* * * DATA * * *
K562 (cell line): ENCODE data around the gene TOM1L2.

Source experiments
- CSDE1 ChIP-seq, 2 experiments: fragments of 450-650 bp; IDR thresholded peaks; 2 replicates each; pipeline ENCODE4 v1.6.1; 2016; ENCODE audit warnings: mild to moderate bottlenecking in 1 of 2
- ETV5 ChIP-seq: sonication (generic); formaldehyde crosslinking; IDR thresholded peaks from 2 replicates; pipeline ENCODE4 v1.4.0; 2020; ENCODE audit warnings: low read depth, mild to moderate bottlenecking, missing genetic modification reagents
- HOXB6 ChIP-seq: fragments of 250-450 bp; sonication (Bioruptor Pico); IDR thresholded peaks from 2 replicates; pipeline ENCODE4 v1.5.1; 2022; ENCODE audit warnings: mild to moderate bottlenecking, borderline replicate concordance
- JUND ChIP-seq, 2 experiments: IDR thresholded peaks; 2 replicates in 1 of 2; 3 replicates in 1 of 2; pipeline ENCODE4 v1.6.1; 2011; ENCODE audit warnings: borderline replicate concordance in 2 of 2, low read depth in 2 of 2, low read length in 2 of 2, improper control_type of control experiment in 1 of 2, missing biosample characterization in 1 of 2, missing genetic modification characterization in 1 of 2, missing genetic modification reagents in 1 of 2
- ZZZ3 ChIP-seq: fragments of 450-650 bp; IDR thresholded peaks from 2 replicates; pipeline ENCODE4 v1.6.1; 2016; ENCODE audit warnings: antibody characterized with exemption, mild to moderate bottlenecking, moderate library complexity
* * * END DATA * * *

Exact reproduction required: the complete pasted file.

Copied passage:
K562 (cell line): ENCODE data around the gene TOM1L2.

Source experiments
- CSDE1 ChIP-seq, 2 experiments: fragments of 450-650 bp; IDR thresholded peaks; 2 replicates each; pipeline ENCODE4 v1.6.1; 2016; ENCODE audit warnings: mild to moderate bottlenecking in 1 of 2
- ETV5 ChIP-seq: sonication (generic); formaldehyde crosslinking; IDR thresholded peaks from 2 replicates; pipeline ENCODE4 v1.4.0; 2020; ENCODE audit warnings: low read depth, mild to moderate bottlenecking, missing genetic modification reagents
- HOXB6 ChIP-seq: fragments of 250-450 bp; sonication (Bioruptor Pico); IDR thresholded peaks from 2 replicates; pipeline ENCODE4 v1.5.1; 2022; ENCODE audit warnings: mild to moderate bottlenecking, borderline replicate concordance
- JUND ChIP-seq, 2 experiments: IDR thresholded peaks; 2 replicates in 1 of 2; 3 replicates in 1 of 2; pipeline ENCODE4 v1.6.1; 2011; ENCODE audit warnings: borderline replicate concordance in 2 of 2, low read depth in 2 of 2, low read length in 2 of 2, improper control_type of control experiment in 1 of 2, missing biosample characterization in 1 of 2, missing genetic modification characterization in 1 of 2, missing genetic modification reagents in 1 of 2
- ZZZ3 ChIP-seq: fragments of 450-650 bp; IDR thresholded peaks from 2 replicates; pipeline ENCODE4 v1.6.1; 2016; ENCODE audit warnings: antibody characterized with exemption, mild to moderate bottlenecking, moderate library complexity